What is cool? What makes something “cooler” or more “hip” than another?
The concept doesn’t have defined boundaries or a clear-cut definition. In a way it has two meanings, or two bases at least. The coolness of Justin Bieber or the Harlem Shake is not the same as Thelonious Monk and the real Harlem Shake.
There is a cool created for us, for mass consumption, and there is a cool that comes from the bottom and builds up.
Since cool is vague (and vogue), what makes a city cool?
When I visit other cities I look for the things that make them different than Cleveland. Each city will have its differences in look, geography, people. But on a basic level the streetscapes are similar, filled with restaurants and bars, homes and businesses.
Apart from name changes on the awnings, at their heart, cities are nothing more than places that provide amenities its citizens need to live. Cool comes from what those citizens are doing.
The differences, often stemmed in regionalism, are what give the city a sense of place. The history of a city, the people that settled there, those collaborate and breed to give a city character.
In the Cajun Country episode of No Reservations, Bourdain talks with writer Lolis Elie, who says:
New Orleans we get emblematic food, emblematic music, emblematic architecture. And we are an example for the rest of the country to rediscover those things about themselves…I believe that in all these other places, there are local foods, local traditions. We celebrate them here. I think you should celebrate them wherever you are and wherever you’re from. -Lolis Elie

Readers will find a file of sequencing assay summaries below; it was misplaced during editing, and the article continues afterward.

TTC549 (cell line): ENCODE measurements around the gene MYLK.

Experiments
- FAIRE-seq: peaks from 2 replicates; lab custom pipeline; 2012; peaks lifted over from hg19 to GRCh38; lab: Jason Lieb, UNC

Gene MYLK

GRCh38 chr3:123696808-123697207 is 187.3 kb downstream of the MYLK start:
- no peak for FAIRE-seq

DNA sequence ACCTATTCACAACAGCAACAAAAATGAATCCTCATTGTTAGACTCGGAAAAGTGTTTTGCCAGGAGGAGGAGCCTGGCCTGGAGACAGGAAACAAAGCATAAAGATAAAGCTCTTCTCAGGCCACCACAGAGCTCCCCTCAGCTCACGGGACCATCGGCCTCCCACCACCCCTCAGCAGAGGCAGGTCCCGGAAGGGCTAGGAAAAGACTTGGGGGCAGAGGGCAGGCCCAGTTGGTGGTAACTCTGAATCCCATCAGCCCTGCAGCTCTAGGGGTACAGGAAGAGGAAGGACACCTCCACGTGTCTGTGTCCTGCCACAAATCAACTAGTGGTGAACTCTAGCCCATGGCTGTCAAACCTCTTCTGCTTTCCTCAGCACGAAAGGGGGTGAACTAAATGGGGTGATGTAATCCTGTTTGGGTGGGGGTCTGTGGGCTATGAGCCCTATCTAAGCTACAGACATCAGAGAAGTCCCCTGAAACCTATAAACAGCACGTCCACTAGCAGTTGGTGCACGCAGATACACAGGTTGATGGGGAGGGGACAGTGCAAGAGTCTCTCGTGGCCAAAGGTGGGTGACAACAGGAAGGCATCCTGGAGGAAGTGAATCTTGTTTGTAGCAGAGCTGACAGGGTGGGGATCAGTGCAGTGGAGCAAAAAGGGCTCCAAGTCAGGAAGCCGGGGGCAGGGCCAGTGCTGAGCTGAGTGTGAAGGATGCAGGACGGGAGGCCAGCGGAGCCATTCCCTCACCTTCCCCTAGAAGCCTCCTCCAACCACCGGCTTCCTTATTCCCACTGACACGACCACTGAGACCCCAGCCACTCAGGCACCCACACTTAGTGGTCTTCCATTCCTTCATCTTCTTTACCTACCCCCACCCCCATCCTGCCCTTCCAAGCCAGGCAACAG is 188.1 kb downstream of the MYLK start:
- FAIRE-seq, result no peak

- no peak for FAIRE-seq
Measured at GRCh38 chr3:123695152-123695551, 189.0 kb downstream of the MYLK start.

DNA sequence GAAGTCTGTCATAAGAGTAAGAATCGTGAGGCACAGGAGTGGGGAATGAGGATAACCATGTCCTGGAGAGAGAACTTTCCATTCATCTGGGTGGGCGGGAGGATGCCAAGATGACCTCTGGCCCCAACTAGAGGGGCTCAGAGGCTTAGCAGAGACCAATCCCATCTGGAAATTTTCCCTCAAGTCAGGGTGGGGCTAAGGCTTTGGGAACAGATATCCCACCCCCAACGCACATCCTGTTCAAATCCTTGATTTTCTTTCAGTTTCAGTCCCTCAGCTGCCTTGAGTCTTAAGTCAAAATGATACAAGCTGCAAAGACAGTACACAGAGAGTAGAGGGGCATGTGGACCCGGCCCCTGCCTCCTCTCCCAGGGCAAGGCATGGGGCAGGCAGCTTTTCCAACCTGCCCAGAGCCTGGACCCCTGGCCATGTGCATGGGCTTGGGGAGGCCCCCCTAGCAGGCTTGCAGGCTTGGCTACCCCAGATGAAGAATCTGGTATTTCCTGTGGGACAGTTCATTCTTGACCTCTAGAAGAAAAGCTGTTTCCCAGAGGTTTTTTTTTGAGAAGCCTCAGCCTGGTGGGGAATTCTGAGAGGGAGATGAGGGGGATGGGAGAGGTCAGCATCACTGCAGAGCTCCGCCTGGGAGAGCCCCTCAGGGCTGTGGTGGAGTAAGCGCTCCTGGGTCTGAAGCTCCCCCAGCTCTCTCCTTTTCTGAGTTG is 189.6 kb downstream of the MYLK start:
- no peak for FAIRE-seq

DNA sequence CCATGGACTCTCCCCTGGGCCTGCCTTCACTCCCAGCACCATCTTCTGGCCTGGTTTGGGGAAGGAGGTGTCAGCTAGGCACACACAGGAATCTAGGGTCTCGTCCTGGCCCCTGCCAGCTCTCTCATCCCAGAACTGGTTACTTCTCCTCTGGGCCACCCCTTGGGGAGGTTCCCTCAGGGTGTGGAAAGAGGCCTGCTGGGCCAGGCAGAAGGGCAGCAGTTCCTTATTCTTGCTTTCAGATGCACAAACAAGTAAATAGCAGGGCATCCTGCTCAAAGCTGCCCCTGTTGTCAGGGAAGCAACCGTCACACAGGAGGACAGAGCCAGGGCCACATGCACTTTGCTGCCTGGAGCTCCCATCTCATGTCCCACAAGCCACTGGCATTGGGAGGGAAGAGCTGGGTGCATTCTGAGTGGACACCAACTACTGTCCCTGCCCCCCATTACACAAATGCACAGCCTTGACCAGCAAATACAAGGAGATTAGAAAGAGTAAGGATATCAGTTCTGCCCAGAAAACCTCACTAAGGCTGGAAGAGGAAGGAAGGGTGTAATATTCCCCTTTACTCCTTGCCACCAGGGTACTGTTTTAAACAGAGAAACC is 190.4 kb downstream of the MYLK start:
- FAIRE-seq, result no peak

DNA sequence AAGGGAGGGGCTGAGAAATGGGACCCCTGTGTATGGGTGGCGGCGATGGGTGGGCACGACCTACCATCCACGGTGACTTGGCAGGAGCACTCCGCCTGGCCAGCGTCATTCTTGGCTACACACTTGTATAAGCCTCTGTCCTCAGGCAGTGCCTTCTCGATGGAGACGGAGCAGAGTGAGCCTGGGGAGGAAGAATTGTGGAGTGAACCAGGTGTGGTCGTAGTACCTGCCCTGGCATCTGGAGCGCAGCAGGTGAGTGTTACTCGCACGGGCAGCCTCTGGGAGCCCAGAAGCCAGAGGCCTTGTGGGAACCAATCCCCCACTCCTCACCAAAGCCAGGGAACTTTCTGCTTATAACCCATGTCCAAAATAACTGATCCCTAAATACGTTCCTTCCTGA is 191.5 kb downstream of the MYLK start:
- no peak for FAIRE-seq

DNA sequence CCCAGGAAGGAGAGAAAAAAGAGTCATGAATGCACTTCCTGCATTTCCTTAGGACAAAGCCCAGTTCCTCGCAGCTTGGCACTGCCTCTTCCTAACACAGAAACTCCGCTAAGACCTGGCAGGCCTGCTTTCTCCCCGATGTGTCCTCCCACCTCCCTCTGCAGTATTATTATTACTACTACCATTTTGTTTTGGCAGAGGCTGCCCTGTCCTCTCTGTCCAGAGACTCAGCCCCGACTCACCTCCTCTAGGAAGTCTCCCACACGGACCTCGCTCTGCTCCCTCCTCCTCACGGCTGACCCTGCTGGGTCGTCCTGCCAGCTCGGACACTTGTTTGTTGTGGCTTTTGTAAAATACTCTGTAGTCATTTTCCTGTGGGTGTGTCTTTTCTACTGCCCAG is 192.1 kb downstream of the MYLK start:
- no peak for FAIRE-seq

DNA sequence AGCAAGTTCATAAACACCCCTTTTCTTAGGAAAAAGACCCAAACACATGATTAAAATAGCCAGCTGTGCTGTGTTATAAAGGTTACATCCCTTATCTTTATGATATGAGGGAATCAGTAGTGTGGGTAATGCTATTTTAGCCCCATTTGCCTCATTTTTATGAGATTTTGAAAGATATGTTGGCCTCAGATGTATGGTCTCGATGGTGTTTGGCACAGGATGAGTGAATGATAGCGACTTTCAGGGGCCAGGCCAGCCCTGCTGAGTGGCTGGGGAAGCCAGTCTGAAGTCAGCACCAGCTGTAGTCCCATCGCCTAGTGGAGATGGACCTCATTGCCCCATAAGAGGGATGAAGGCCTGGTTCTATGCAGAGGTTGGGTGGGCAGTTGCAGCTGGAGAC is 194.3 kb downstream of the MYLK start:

Cool comes from being true to your roots.
Now enter Rust Belt chic. That term, itself unclear, has been center in recent Cleve-o-centric blog debate. A post from Angie Schmitt appears to be a reply to Richey Piiparinen’s post (see Part 1) on the topic.
Then somewhere along the way Rust Belt Chic turned from irony into actuality, and the Rust Belt from a pejorative into a badge of honor. -Richey Piiparinen
Piiparinen interprets it as rooted reality that has since become cool. Schmitt sees “fetishizing ruin.”
Industrial ruins aren’t just a pretty backdrop to live a “chic” life. They represent lives of poverty, unemployment, and abandonment, and in Cleveland–unlike in several northern Brooklyn neighborhoods–there is no separating the two: profound, desperate poverty and the post-industrial landscape. -Angie Schmitt
In those ruins, I do see shades of the lives that came before. We should see the history these industrial remnants represent. That is a part of us, a part of our story.
As ugly and industrial as Cleveland is, I see a beauty in it, which adds more paradox in the idea of Rust Belt chic. I love seeing the factories in the river valley with the drab skyline sitting behind. Throw in an October-gray sky for the full experience. Not glamorous, but it’s real. And it’s Cleveland.
Just like pierogies and spaetzle are more than simple sustenance.
We have our culture based in our history. Without recognizing our history we cannot properly move forward; we would become just like every other city.
One foot in the past, the other in the present, as we look to the future.
Our culture isn’t any better than the culture of any other city, nor is their culture better than ours. Culture can’t be compared as better or worse. Of course, I’ll still think so, as I think the U.S. is the best country and the Milky Way is the best galaxy.
Whether it’s cool or not, not for us to decide. Better yet, not for us to care. Cool is all in the mind.